Plying his trade in modern Athens against an ancient backdrop, one Athenian vendor informs me that it will do wonders for a flagging sex life — he claims it is a natural Viagra. Could these interesting bits of sexual folklore have some extremely distant and convoluted basis in reality? One fairly recent study appears to show that lab rats fed on a diet of dried orchid root appeared to show increased serum testosterone levels and enhanced sexual desire and performance (Allouh et al. 2010).
Sexual and reproductive beliefs and fantasies aside, for centuries orchid tubers were also believed to reduce fever and cure tuberculosis and diarrhea. Some of these beliefs still exist. One vendor explains that it “takes the shakes away and brings calm” and another vendor informs me that it is an ancient remedy for any chest or throat complaints I might suffer from.
It appears that the medicinal qualities ascribed to salepi are not simply ineffective propaganda created by vendors to sell their drink. The customers actually appear to believe the health hype and have believed so for centuries. Sitting in Monastiraki Square watching the salepi sellers attempt to ply their trade, I realize that the majority of customers buying this drink are middle-aged and old men. And so I wonder whether some present-day Athenians still believe that this enigmatic drink is in fact a sweet liquid Viagra-like panacea.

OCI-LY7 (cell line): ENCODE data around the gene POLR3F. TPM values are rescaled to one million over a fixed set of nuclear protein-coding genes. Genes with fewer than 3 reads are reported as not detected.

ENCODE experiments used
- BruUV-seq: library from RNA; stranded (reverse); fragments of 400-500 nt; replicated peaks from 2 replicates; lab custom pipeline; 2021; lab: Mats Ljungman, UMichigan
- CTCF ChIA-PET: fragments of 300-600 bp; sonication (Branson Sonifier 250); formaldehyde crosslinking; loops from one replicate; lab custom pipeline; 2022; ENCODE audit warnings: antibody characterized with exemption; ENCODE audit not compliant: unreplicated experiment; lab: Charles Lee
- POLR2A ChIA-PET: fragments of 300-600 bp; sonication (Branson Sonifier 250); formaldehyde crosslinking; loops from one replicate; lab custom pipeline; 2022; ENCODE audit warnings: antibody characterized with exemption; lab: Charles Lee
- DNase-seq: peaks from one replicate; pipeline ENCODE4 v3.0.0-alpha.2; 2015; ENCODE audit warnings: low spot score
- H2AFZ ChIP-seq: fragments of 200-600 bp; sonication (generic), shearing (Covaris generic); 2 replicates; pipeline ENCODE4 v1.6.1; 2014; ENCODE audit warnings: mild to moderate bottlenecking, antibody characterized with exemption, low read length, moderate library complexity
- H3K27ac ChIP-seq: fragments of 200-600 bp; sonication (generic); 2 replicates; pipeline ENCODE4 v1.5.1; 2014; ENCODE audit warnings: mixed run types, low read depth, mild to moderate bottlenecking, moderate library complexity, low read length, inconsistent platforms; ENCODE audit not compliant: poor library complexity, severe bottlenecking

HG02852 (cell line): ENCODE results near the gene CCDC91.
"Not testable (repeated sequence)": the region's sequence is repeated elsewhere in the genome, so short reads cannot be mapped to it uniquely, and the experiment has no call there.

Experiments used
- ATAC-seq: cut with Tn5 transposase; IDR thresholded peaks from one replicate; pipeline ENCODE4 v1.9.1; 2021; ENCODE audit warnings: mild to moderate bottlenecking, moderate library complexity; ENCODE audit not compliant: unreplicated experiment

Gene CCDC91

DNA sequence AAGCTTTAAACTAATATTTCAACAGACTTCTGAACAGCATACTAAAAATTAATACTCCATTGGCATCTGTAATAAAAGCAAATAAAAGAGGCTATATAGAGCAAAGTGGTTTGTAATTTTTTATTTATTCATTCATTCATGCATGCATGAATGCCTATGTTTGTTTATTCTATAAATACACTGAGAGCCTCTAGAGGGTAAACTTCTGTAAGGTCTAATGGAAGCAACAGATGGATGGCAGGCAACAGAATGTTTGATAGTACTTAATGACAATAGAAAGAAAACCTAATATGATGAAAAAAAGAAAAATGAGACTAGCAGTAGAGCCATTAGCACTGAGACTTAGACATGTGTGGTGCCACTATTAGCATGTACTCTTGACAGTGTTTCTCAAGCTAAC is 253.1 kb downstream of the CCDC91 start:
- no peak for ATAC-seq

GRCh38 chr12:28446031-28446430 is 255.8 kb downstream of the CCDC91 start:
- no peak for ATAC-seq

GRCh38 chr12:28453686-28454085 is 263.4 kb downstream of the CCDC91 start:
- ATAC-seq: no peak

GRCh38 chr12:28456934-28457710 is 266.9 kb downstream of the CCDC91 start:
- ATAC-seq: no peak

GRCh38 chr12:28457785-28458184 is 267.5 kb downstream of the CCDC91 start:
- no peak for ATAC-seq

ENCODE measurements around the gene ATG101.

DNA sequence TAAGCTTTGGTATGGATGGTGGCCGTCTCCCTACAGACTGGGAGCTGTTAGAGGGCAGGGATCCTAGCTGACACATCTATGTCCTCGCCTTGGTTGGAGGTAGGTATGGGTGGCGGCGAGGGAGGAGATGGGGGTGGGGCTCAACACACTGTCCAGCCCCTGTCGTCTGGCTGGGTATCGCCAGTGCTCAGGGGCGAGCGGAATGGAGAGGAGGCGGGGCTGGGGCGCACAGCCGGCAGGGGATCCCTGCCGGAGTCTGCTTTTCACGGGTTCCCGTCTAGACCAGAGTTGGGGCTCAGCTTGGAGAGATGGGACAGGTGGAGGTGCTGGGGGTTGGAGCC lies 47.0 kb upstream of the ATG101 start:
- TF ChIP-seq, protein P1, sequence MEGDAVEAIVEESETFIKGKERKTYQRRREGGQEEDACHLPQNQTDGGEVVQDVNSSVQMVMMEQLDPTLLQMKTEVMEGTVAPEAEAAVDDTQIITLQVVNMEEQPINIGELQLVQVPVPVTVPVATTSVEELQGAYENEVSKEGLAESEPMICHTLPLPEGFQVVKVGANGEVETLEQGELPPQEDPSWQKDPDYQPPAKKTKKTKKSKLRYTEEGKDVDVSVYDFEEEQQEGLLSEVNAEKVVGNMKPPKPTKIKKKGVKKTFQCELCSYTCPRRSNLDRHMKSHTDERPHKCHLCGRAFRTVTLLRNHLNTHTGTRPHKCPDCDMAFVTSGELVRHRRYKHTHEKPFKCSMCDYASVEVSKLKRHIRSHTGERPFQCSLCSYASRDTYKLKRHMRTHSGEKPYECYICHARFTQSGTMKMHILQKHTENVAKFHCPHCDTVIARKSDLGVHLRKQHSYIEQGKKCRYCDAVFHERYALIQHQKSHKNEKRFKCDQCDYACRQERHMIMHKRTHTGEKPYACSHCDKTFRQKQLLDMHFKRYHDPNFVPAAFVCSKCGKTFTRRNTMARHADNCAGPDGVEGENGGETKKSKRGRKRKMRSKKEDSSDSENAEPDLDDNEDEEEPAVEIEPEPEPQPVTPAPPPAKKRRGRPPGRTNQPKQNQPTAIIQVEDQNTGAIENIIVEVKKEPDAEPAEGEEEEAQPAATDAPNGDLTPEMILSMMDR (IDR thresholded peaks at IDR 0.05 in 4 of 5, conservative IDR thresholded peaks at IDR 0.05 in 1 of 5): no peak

As a vendor pours some salepi out of his big brass pot into a Styrofoam cup and sprinkles cinnamon on top, I ask a young Athenian customer what she thinks of it. She says, “I like it. But, this is the first time I’ve ever tried it. My mother says it’s good to drink in the winter to keep colds and flu away and I’m feeling a bit under the weather right now.”
Salepi Wikimedia Commons
As I wander the streets of Athens, I stop and ask some of the vendors about their businesses. Speaking with five men and one woman — be they Greek, Turkish or Albanian — they all tell me that business is bad; the old people who liked salepi are dying and the young people just want to sit in the cafes and drink coffee. One old vendor tells me that when he dies, his business will die. One young vendor tells me that he would like to get a better job, something that would allow him to make a living wage. Once a common sight on the streets of Athens, frequented by both early morning workers and night owls, salepi sellers and their picturesque carts are disappearing from the urban scene.
Unfortunately, what is happening now is that a unique drink once bringing socalled health and happiness to hordes of imbibers throughout some parts of Asia, the Middle East, the southern Mediterranean and even the streets of London for millennia is now on the verge of extinction. Consequently, a way of life for the oncemany, now-few salepi mobile cart sellers roaming the streets of Athens is slowly disappearing.